CJI blames lawyers for holdup in Rafale cases

The petitioners said the CAG was an independent constitutional body accountable only to the Parliament.

New Delhi: The Chief Justice of India Ranjan Gogoi on Friday indicated that the delay in listing the batch of petitions filed by the Centre and others for modification of the Rafale judgment was due to the lawyers not ‘curing defects’ in the petitions.

The Centre filed an application on December 15, 2018 to modify the December 14 verdict of the apex court. Thereafter advocate Prashant Bhushan, Arun Shourie and Yashwant Sinha and Aam Admi party MP Sanjay Singh filed review petitions for reconsideration and all petitions are not listed for hearing though two months had passed.

On Friday when a lawyer complained to a bench of CJI Gogoi and Justice Sanjiv Khanna that his petition was not being listed and the Registry was delaying it, the CJI orally observed, “the registry may not be at fault. The lapse in some cases lies with the lawyers too. They do not cure defects in their petitions on time for an early hearing of their cases.”

In an apparent reference to the delay in listing of Rafale petitions, the CJI said, “The other side (lawyers) are not so innocent. Instead of correcting the defects, these petitioners (review petitioners in the Rafale case) go to the media and claim wide publicity.” Thus he made it clear that the delay is because of lawyers.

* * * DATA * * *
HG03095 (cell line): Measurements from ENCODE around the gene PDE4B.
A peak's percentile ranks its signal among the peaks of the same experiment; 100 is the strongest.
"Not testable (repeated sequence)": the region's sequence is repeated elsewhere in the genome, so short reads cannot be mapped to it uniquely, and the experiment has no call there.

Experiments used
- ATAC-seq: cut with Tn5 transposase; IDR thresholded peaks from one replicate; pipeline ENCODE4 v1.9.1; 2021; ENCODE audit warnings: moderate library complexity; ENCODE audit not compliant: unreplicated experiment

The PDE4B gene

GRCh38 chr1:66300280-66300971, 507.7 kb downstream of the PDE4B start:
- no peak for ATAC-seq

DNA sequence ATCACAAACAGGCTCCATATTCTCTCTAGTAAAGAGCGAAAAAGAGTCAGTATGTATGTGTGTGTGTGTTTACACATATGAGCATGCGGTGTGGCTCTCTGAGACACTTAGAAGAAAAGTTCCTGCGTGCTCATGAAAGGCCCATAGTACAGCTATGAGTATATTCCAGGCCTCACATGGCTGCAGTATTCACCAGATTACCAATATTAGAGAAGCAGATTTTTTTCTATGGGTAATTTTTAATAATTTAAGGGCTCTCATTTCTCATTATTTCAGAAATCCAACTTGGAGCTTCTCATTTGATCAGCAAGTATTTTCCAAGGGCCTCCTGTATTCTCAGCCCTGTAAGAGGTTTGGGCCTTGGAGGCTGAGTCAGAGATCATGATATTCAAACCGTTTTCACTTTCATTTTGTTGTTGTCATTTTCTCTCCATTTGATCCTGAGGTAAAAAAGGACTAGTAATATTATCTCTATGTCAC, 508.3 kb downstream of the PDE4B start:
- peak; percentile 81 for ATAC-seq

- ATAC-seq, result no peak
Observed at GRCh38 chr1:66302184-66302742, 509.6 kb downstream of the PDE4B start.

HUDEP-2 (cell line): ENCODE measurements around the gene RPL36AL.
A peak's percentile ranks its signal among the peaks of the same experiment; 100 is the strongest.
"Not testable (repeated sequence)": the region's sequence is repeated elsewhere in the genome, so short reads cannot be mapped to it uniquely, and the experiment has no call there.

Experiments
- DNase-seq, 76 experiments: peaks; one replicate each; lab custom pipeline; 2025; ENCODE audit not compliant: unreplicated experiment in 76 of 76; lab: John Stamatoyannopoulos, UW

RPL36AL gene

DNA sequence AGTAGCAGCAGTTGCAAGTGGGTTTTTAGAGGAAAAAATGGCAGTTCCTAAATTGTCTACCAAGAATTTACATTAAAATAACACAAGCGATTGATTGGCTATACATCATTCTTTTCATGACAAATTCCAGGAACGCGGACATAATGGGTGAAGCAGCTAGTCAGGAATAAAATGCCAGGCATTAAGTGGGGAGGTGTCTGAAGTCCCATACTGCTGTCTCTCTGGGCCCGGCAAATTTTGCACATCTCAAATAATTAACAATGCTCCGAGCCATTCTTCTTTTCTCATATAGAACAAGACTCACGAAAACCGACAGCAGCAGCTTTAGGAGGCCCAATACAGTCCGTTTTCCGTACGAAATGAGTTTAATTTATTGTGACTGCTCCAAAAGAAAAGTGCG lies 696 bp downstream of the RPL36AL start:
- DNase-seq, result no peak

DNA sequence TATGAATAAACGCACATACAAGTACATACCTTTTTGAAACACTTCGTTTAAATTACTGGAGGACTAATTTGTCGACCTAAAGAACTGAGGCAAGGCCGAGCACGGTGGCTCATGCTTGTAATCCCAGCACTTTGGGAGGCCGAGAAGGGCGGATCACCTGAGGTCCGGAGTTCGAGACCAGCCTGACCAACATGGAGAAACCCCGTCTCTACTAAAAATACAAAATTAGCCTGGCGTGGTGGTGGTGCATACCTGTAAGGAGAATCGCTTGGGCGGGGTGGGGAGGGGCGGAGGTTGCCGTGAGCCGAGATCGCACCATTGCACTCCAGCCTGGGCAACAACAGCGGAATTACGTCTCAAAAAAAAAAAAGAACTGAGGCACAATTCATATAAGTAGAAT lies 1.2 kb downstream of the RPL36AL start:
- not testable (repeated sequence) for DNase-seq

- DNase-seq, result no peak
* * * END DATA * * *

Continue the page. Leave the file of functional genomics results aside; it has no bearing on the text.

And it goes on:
The Centre, which filed the application on December 15, last did not bother to make a ‘mention’ for early listing of the case and there are statements that the court is delaying the hearing of the petitions.

The Centre in its application submitted that the judgment erred in English grammar to misinterpret the information submitted to it in a ‘sealed cover note’ about the pricing of the 36 Rafale jets deal. Mr. Bhushan and others contended that the judgment is riddled with fault lines. They wanted the apex court to re-consider its erroneous judgment, which relies on a non-existent CAG report to uphold the Rafale deal.

They pointed out that the judgment based on a hypothetical CAG report was not merely a clerical or arithmetical slip but a substantial error. They wanted a recall of the verdict.

The petitioners said the CAG was an independent constitutional body accountable only to the Parliament. The government's claim that the CAG's final report on Rafale would be in a redacted form was simply untrue. In fact, the government cannot dictate to the CAG what should or should not be redacted. The petitioners also drew the attention of the court that the judgment holding that lack of sovereign guarantee from the French government as a minor deviation which is not correct.

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